Rotary Screw Traps

  • • Previously published literature

    • 2011 federal fish synthesis report on effects of KHSA and KBRA

    • Chinook fish-production model

    • Four independent fish expert panels

    Would Agreements Advance Salmonid Fisheries and Other Fish Species?

    Green sturgeon

  • Expert Panels on Implementation of KHSA and KBRA

    • Lamprey – re-colonize newly opened habitat, but only small increases

    • Bull trout – promise for preventing extinction and expanding abundance and distribution

    • Suckers – promise for preventing extinction and increasing production

    Lost River SuckerPacific Lamprey

  • Expert Panels on Implementation of KHSA and KBRA (continued)

    • Redband trout – increase range, productivity, and recreational opportunities (up to 7 fold)

    • Coho – small increase in abundance and spatial distribution, but contributing to resilience

    • Steelhead – would increase spatial distribution and abundance

    Redband trout

  • Expert Panels on Implementation of KHSA and KBRA (continued)

    • Chinook:

    – “Appears to be a major step forward in conserving Chinook compared with decades of vigorous disagreements, obvious fish passage barriers, and continued ecological degradation”

    – Maximum success depends on KBRA effectiveness:

    • Water quality

    • Juvenile disease

    • Habitat

    Chinook

  • Klamath Chinook Production Model (Hendrix 2011)

    • Median escapement to Klamath River increases 72 percent (42,300 to 73,000)

    • Natural escapement greater with dam removal in 75 percent of simulated years

  • Federal Team Synthesis Report on Fish (Hamilton et al, 2011)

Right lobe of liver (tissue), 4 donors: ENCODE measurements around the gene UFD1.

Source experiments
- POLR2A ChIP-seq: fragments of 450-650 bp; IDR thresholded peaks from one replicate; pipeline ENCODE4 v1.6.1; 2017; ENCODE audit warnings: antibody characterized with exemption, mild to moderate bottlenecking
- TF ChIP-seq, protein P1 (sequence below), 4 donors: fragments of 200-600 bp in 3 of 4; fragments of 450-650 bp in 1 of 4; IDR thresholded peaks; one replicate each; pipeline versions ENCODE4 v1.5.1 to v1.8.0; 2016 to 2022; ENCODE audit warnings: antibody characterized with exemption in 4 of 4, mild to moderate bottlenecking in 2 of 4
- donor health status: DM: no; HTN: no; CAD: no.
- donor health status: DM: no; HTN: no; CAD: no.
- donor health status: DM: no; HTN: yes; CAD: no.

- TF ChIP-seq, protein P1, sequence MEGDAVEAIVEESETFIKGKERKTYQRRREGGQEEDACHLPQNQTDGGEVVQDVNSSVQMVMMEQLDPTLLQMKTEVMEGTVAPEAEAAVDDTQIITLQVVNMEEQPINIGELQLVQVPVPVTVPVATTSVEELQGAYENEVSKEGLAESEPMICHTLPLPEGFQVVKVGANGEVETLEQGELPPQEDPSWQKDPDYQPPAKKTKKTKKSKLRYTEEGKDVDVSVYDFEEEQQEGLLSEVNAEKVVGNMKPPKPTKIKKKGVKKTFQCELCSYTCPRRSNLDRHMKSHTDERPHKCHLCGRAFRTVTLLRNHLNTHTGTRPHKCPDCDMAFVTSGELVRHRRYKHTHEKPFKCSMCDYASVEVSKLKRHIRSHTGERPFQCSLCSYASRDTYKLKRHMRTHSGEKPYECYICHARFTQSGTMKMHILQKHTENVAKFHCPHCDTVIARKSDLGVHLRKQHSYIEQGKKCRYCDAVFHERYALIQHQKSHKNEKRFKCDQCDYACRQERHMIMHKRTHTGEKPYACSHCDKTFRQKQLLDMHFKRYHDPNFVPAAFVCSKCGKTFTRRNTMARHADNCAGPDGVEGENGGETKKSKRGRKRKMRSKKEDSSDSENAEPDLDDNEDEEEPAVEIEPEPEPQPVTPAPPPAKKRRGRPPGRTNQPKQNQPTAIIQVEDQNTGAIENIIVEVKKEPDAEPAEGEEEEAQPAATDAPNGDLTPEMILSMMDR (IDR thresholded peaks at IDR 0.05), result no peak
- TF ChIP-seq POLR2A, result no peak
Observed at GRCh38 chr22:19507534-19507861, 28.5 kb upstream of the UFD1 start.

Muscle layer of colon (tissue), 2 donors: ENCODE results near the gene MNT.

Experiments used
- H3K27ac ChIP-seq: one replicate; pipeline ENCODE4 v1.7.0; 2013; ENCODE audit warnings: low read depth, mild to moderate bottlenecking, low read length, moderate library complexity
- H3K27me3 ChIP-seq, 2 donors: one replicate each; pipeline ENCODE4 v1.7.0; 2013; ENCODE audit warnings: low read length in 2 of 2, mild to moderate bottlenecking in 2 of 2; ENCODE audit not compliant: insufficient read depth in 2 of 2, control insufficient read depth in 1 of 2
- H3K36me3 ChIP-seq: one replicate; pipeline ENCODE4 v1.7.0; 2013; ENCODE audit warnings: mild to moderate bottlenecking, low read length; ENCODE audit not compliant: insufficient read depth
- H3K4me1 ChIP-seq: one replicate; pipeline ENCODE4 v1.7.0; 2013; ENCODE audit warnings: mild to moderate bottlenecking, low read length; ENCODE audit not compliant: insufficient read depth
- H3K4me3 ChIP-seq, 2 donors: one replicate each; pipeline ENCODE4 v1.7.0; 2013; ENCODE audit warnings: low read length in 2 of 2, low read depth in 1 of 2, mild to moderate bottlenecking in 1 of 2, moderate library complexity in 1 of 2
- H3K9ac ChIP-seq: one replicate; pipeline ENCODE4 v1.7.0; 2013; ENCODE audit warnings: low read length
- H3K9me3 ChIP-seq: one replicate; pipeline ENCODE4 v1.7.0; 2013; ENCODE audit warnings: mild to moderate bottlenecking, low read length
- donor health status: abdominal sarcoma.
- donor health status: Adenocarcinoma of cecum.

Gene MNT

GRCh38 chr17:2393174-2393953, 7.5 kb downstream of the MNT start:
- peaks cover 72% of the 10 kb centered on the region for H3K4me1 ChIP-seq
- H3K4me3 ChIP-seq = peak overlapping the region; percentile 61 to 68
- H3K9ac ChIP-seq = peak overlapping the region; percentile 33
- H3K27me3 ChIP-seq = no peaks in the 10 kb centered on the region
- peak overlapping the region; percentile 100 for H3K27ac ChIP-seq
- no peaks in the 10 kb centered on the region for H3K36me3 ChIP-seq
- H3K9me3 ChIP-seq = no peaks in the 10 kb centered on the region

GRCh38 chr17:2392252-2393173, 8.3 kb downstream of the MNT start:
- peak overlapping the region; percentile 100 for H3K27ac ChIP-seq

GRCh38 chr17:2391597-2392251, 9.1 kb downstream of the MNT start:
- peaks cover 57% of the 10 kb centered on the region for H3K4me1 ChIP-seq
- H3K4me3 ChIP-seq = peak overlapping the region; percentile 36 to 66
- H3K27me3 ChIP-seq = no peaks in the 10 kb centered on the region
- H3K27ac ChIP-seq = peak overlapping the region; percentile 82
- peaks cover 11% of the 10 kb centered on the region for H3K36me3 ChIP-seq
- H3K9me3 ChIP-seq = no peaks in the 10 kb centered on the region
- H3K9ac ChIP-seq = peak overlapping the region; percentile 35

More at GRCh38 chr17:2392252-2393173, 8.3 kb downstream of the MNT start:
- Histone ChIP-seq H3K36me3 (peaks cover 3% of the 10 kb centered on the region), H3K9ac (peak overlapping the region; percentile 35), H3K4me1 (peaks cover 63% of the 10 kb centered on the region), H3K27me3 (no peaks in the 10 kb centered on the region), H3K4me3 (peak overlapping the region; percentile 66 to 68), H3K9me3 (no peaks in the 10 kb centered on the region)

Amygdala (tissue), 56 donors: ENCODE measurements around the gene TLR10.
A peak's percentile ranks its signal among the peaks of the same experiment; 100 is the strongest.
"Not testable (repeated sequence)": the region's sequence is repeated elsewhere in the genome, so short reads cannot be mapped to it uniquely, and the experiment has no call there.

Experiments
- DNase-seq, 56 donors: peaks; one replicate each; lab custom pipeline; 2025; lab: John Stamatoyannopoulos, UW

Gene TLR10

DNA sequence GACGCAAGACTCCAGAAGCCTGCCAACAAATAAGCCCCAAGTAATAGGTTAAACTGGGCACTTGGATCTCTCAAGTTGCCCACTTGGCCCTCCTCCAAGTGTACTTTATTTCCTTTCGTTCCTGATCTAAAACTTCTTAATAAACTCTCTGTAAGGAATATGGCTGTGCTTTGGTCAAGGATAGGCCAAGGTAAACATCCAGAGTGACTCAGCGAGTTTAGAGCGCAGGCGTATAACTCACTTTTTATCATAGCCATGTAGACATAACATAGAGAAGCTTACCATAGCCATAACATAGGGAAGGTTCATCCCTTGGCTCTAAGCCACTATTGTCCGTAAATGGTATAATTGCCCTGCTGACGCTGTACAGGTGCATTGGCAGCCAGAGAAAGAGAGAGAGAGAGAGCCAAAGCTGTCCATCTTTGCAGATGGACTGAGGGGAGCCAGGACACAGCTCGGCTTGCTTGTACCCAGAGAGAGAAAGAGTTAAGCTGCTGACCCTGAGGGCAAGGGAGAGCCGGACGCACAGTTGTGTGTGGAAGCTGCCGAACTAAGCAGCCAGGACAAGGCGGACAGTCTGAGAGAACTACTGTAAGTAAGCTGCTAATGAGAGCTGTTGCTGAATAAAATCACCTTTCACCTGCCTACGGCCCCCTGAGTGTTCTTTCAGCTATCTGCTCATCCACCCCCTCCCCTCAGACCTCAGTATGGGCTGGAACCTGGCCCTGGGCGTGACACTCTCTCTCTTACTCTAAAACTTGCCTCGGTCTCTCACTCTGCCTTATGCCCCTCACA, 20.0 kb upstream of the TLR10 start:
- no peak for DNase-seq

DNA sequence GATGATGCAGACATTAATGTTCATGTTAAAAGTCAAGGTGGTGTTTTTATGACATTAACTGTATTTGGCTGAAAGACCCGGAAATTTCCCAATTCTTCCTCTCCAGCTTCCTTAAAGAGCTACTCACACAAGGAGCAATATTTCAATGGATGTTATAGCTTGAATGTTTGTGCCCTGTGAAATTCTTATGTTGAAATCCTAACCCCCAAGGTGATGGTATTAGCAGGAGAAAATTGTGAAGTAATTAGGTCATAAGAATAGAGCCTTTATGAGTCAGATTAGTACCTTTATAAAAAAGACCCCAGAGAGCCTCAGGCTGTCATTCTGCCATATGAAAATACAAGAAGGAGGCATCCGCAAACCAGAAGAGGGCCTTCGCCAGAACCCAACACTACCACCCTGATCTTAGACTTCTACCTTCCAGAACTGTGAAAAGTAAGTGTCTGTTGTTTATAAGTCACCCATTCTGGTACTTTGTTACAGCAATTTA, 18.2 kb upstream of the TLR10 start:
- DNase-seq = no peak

• Dam removal and KBRA salmonid benefits:

    – Opens the upper basin ( > 400 stream miles)

    – Habitat restoration

    – More natural hydrograph (base flows and peaks)

    – Decrease in juvenile disease

    – Improvements in algal toxins and DO

    – Access to thermal refugia

    – More natural thermograph

    Cyanobacteria bloom in Iron Gate Reservoir

  • Modeled Water Temperatures, With and Without Dams

    With Dams Without Dams

  • Are the Agreements in the Public Interest?

    • Analysis of Regional Economic Development Effects

    – including regional jobs

    • Analysis of National Economic Development Effects

    -- including a benefit/cost analysis

    • Non-monetary effects on tribes

    Traditional fishing by Karuk Tribe at Ishi Pishi Falls. Photo by Karuk Tribe.

  • Non-Monetary Effects on Indian Tribes

    • Cultural values

    • Spiritual values

    • Subsistence fishing

    • Water quality improvement

    • Tribal member health

    • Two tribal reports: – Existing effects of dams

    – Potential effects of dam removal

  • Regional Economic Development Impact Analysis – Including Jobs

    • Local community effects – Commercial fishing

    – Recreational fishing

    – Other recreational activities • Refuge hunting/viewing

    • Whitewater rafting

    • Flat-water boating/fishing

    – Agricultural production

    – Spending for KBRA, dam

    removal, and mitigations

  • National Economic Development Benefit-Cost Analysis

    • Benefits:

    – Irrigated agriculture

    – Commercial fishing

    – Sport fishing, river

    – Sport fishing, ocean

    – Refuge recreation

    – Non-use values

    • Costs:

    – KBRA costs (new)

    – Facility removal costs

    – Site mitigation costs

    – Lost reservoir recreation

    – Lost whitewater recreation

    – Foregone hydropower (but PUCs ruled better for ratepayers)

  • Secretarial Determination Schedule

    • Technical studies posted by 9/22/2011 on KlamathRestoration.gov

    • Final technical “overview” report by 3/2012

    • Public Draft EIS/R on 9/22/2011

    • Final EIS/R on 2/28/2012

    • Record of Decision (Secretarial Determination) by 3/30/2012

    • What does the future hold?

  • Questions and Comments

    KlamathRestoration.gov